Louver It

Greetings Fellow Travelers,

As you have seen from my previous tales, you meet many an interesting character while traveling this great nation of ours. Today I am here to tell you about another one of these fellow travelers, Mr. Nick Gentry and his Louver Machine.

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I first had the pleasure of meeting Mr. Gentry at a car show in Jefferson, Iowa, where he was driving a fine machine he had fashioned himself, a traditional-built hod rod Ford pickup. While looking over this well-made vehicle, I noted that his hood had louvers and asked him about where he had these put in. Mr. Gentry then informed me that these louvers were his own handiwork, and he had the pleasure of owning his own machine. As we continued speaking, I asked him if he would be interested in adding louvers to one of my own hot rods, the hood for my 1951 Chevy Sports Coupe.

After agreeing to my request, I transported myself and my hood to Rockwell City, Iowa, where Mr. Gentry kept his own shop and his louver machine. Once there, I had the pleasure to meet the man who imparted some of his knowledge to Nick, his father, Dale Gentry. I spent the afternoon in their company, learning more about the Gentry shop and the other body shop he worked for in town.

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A little ways down the road, I saw Mr. Gentry and his machine again at one of my favorite stops I have previously written about, Torque Fest. Nick greeted me as an old friend, and I watched as he took the hoods and other articles from ready-paying patrons and added louvers to it all.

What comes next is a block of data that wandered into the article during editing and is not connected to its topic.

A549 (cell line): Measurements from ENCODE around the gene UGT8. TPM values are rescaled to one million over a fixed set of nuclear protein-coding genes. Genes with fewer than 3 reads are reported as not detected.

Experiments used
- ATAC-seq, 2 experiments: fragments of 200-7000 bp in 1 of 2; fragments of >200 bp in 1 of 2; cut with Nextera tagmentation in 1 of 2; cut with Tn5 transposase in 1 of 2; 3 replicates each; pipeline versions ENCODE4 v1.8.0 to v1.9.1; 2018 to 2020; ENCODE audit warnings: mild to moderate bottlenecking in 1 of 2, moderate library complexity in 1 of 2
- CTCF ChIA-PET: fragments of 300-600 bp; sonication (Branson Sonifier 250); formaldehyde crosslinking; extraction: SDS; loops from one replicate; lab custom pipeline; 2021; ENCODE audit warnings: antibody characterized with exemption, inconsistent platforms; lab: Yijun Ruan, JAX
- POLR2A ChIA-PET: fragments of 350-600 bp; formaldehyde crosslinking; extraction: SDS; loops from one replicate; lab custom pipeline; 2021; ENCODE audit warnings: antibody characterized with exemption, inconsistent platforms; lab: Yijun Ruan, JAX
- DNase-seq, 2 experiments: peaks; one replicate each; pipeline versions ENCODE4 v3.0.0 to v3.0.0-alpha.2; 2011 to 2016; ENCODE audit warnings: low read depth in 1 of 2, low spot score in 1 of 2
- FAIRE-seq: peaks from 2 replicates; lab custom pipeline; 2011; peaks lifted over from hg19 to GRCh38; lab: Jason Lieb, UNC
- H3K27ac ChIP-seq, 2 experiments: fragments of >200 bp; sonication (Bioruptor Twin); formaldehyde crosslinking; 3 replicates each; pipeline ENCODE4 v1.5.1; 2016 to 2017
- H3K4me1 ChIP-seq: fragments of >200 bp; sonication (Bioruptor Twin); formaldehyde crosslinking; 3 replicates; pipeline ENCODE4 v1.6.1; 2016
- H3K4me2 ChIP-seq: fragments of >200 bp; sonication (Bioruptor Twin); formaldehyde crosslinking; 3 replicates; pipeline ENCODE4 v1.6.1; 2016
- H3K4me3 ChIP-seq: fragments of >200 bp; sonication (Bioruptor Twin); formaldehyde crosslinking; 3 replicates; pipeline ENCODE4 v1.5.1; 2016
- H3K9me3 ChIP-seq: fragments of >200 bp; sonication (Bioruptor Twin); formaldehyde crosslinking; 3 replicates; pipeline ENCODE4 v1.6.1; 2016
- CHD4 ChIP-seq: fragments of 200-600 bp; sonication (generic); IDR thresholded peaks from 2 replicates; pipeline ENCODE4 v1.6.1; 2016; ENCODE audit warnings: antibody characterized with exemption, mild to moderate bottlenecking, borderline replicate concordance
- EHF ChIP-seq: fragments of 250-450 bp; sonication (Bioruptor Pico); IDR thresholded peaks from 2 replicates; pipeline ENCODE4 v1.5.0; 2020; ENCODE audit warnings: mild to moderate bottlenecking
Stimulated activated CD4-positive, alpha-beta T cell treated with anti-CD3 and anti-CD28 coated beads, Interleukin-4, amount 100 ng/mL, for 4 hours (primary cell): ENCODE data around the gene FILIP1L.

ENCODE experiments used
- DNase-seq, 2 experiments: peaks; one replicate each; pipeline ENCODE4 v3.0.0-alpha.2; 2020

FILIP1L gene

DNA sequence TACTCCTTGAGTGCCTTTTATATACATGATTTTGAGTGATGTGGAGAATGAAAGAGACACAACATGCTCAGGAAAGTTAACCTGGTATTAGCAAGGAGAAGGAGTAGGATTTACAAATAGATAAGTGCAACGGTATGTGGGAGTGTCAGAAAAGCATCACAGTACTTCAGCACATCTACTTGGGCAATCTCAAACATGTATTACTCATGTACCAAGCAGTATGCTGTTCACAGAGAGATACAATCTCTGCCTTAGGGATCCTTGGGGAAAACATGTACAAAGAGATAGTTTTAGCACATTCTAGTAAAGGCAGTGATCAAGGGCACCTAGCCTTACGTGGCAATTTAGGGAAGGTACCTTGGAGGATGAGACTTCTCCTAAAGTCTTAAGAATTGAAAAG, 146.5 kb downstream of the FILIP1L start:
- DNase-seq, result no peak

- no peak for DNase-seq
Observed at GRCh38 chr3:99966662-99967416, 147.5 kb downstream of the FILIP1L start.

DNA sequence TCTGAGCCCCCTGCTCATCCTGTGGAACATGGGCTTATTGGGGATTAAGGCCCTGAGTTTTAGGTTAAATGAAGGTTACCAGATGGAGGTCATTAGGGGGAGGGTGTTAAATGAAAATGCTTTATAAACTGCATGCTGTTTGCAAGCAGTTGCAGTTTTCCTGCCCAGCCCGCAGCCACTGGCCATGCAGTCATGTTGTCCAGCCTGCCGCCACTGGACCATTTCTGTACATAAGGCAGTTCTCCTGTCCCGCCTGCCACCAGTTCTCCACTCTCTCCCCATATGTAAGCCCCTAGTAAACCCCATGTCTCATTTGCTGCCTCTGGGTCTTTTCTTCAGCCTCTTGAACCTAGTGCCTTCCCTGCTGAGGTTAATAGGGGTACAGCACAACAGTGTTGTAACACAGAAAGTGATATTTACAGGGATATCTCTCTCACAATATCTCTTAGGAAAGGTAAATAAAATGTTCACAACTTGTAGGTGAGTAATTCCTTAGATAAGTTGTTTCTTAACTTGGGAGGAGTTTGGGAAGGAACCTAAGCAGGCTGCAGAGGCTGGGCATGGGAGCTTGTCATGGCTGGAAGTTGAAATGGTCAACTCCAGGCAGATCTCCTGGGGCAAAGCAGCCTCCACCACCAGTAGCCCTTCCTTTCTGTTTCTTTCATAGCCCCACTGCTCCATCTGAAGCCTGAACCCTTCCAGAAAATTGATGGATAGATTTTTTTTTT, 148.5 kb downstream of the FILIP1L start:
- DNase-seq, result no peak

If you are ever in need of a new hole and happen to be by the North-Central Iowa town of Rockwell City, stop by and say hi to Nick while he adds a louver or two.

From the Open Road,

Lincoln Highway Johnny

Torque Fest 2017

Greetings Fellow Travelers,

The open road has been a bumpy one of late, which delayed some of my travels.  But I have returned and would like to talk about an “Alternative Style” car show I visited over the last weekend.

Near the Mississippi River in the Eastern Iowa town of Dubuque, Torque Fest happens every year.  I have been attending this event every year since its inception, where it started in Farley, IA and moved around until it landed finally in Dubuque.  Torque Fest is a celebration of the early creation of the American Hot Rod and all the culture that comes with it. While traversing the grounds, Bettys are plenty with rock-a-billy setting the soundtrack to the day.  The word of event is No-Billet, meaning no fancy bells and whistles.

john wells touqe festMost of the proceeds of the event go to a medical fund called Helping Hannah, who is the daughter of the founder, Mr. John Wells.  Mr. Wells, the featured man in my drawing today, founded this fest.  When I first met him, he was a purveyor of classic car films, using those funds to help his daughter.  Now he has graduated to hosting Torque Fest once a year and Iron Invasion, a car show much the same as this event, in Woolstock, IL.

This show has a flavor for all tastes, with old time races ranging from automobiles to motorcycles to chain races, to a swap meet where you can find treasures from a bygone era.  Every year in the early days of May, Torque Fest roars and rocks into Iowa, so if you should ever find yourself on the ol’ Mississippi during that time of the year, stop by and find out what this celebration of the past can give to you.

So thank you, Mr. John Wells for another successful celebration.  The cars and the Bettys were a sight for sore eyes, with the weather and the soundtrack setting the atmosphere needed to celebrate the contraptions inspired by the past.

From the Open Road,

Lincoln Highway Johnny

To learn more about Torque Fest, visit Vintage Torque Fest.